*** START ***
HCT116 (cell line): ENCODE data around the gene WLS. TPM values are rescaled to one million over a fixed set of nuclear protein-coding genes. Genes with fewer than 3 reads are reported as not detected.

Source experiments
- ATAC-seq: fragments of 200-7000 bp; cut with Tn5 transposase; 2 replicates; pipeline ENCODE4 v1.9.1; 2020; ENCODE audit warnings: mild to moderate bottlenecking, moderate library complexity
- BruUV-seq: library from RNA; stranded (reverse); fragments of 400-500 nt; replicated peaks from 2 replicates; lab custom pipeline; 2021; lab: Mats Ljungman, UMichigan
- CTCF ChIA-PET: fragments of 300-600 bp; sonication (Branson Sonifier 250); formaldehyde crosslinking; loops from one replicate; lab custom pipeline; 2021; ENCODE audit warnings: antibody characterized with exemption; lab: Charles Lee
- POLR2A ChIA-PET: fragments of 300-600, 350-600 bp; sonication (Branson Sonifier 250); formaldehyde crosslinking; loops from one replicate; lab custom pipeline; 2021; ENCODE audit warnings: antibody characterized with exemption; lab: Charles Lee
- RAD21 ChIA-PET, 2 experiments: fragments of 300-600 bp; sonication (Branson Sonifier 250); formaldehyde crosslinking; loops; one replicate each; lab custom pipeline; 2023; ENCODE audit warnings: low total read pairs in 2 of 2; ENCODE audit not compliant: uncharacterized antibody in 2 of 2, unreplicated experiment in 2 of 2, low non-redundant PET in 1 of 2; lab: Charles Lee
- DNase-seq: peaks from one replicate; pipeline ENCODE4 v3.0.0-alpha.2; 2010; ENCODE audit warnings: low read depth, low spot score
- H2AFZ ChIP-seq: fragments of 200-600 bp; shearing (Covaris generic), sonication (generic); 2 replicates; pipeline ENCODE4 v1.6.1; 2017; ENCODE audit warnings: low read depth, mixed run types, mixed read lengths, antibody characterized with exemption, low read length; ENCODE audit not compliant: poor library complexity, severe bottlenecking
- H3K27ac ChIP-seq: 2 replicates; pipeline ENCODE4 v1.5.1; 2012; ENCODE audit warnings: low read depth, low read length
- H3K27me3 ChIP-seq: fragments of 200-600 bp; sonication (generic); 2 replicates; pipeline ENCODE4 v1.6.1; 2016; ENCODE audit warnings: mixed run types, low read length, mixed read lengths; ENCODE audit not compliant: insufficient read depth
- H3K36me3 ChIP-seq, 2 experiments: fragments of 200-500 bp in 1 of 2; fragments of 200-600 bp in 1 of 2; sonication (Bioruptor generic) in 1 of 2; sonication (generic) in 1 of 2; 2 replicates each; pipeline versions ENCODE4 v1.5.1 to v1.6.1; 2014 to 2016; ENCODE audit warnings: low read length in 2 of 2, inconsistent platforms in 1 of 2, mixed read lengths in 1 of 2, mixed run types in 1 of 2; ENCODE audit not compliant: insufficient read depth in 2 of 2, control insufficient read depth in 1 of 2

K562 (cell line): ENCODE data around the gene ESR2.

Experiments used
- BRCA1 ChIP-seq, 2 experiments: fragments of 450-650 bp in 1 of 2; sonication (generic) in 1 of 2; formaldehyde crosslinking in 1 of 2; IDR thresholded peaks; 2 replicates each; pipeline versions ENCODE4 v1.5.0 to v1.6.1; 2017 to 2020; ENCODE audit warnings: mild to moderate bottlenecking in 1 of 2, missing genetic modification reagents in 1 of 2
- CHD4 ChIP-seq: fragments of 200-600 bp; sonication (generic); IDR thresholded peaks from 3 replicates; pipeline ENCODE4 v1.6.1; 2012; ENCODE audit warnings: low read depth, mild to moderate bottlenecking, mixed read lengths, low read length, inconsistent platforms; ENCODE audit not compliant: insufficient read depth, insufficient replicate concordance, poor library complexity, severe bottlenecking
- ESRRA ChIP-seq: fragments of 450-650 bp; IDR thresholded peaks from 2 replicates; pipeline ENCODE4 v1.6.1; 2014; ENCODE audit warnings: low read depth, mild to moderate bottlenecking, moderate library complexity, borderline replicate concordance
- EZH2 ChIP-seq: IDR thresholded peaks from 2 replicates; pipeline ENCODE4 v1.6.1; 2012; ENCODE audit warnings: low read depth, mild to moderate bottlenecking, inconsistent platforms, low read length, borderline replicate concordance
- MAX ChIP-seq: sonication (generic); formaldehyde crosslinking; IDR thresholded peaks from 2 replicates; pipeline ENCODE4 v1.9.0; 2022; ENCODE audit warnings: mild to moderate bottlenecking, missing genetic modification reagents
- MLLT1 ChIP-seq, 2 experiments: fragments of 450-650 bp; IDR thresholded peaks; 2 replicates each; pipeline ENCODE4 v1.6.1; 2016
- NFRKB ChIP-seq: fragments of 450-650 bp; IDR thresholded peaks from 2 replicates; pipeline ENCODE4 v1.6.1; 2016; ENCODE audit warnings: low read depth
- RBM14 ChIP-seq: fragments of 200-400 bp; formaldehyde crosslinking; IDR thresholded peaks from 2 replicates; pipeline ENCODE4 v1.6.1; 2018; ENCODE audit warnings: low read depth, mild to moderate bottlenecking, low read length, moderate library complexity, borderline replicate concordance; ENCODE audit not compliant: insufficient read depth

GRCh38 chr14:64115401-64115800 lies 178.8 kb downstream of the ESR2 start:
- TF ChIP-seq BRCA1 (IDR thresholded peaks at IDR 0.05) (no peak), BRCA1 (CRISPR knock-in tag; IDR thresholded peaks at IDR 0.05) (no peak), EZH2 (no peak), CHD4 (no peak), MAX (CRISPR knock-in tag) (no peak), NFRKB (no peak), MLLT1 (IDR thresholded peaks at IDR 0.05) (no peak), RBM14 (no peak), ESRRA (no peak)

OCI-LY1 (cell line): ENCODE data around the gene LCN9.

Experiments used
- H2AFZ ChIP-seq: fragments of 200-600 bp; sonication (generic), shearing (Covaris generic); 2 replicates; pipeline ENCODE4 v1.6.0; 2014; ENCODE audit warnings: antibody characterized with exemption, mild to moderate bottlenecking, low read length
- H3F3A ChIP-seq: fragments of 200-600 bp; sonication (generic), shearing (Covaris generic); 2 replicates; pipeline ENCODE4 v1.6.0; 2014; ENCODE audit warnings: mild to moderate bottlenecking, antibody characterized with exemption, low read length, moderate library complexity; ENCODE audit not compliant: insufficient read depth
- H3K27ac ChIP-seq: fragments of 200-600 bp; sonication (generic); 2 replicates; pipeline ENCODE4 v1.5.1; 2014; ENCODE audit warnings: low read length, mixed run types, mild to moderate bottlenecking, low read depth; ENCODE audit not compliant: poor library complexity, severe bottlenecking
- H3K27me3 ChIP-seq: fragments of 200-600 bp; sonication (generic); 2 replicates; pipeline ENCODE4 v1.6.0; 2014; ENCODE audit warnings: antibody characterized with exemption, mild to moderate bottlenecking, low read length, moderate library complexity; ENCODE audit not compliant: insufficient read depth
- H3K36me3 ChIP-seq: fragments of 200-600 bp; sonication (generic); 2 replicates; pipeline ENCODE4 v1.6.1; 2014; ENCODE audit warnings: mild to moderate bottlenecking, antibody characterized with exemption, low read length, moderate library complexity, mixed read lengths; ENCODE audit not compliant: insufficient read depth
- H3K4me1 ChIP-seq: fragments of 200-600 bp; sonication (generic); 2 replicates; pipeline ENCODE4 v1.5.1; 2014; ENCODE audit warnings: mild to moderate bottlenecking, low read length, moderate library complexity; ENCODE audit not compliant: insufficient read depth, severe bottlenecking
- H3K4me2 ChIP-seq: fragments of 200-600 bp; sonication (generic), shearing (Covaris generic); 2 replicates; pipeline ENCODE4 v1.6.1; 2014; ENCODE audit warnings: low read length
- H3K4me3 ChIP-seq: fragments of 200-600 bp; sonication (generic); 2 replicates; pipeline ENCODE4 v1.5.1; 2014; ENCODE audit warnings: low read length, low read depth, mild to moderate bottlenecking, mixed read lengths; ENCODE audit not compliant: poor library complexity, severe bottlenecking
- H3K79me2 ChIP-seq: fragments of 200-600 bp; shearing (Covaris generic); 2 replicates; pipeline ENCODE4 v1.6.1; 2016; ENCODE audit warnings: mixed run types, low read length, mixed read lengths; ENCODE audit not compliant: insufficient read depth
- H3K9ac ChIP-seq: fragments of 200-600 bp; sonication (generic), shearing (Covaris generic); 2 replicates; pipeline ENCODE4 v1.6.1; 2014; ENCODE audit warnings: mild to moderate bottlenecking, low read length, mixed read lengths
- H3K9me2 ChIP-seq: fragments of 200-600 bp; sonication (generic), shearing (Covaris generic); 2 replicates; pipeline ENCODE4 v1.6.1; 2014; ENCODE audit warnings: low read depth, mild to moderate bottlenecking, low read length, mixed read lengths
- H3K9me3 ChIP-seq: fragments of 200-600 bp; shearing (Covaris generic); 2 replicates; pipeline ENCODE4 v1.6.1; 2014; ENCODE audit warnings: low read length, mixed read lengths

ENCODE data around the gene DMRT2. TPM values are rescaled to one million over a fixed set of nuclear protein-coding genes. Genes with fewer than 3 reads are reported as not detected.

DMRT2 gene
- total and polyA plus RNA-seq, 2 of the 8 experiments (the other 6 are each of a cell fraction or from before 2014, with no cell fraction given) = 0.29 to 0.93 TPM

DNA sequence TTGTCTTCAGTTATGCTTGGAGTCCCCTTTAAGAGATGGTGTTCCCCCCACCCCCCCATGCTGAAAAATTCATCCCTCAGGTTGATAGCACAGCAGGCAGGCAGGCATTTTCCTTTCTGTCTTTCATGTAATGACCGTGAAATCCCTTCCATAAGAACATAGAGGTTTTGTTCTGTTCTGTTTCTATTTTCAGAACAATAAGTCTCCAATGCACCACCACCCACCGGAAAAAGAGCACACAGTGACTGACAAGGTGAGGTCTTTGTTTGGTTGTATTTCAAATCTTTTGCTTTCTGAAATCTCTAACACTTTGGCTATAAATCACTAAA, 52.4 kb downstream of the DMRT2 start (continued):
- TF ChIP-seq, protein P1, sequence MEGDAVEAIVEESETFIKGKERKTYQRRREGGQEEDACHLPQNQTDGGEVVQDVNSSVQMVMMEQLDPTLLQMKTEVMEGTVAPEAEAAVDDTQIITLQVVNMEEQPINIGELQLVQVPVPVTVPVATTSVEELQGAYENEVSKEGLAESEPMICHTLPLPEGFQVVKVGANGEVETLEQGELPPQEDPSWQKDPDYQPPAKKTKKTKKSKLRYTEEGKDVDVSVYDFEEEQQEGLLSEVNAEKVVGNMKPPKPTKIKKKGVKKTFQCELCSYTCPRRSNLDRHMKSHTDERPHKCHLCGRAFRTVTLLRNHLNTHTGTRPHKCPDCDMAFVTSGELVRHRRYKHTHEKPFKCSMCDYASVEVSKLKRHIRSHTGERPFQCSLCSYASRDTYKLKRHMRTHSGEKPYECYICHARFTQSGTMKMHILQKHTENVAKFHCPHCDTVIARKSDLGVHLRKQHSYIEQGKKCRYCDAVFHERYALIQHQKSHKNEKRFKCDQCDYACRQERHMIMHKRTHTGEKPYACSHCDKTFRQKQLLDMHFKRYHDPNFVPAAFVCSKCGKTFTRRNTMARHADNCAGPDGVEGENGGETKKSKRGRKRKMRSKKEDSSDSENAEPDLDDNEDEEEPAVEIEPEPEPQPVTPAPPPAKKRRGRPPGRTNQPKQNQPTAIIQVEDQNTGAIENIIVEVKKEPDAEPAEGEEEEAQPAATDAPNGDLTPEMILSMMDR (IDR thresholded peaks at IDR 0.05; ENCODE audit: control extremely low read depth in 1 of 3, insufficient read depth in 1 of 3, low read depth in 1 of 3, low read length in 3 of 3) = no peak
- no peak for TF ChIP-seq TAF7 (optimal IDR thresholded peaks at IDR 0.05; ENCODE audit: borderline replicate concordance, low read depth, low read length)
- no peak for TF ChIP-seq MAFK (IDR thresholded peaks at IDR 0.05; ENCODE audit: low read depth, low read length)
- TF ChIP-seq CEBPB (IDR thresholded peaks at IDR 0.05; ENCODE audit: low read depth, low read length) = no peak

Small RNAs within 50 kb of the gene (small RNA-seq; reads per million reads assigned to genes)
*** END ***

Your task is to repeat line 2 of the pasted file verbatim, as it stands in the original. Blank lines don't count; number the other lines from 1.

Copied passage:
Source experiments